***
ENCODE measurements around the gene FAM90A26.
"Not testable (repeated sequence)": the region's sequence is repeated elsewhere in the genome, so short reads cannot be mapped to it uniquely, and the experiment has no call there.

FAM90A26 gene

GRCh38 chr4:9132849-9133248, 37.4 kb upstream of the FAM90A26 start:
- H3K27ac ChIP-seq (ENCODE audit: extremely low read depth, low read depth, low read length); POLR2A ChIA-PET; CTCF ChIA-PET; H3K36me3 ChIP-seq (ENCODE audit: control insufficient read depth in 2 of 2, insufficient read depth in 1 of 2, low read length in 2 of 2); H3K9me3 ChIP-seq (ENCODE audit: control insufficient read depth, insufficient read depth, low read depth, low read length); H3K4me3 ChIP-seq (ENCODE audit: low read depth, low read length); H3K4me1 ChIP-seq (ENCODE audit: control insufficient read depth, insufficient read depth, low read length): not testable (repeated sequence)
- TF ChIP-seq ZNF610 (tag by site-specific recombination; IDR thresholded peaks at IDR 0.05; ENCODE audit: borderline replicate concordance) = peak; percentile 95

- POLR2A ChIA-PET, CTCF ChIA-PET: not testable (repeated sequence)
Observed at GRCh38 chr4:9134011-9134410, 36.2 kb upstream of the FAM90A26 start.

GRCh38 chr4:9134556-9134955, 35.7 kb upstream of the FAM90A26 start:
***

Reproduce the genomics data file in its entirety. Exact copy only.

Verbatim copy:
ENCODE measurements around the gene FAM90A26.
"Not testable (repeated sequence)": the region's sequence is repeated elsewhere in the genome, so short reads cannot be mapped to it uniquely, and the experiment has no call there.

FAM90A26 gene

GRCh38 chr4:9132849-9133248, 37.4 kb upstream of the FAM90A26 start:
- H3K27ac ChIP-seq (ENCODE audit: extremely low read depth, low read depth, low read length); POLR2A ChIA-PET; CTCF ChIA-PET; H3K36me3 ChIP-seq (ENCODE audit: control insufficient read depth in 2 of 2, insufficient read depth in 1 of 2, low read length in 2 of 2); H3K9me3 ChIP-seq (ENCODE audit: control insufficient read depth, insufficient read depth, low read depth, low read length); H3K4me3 ChIP-seq (ENCODE audit: low read depth, low read length); H3K4me1 ChIP-seq (ENCODE audit: control insufficient read depth, insufficient read depth, low read length): not testable (repeated sequence)
- TF ChIP-seq ZNF610 (tag by site-specific recombination; IDR thresholded peaks at IDR 0.05; ENCODE audit: borderline replicate concordance) = peak; percentile 95

- POLR2A ChIA-PET, CTCF ChIA-PET: not testable (repeated sequence)
Observed at GRCh38 chr4:9134011-9134410, 36.2 kb upstream of the FAM90A26 start.

GRCh38 chr4:9134556-9134955, 35.7 kb upstream of the FAM90A26 start: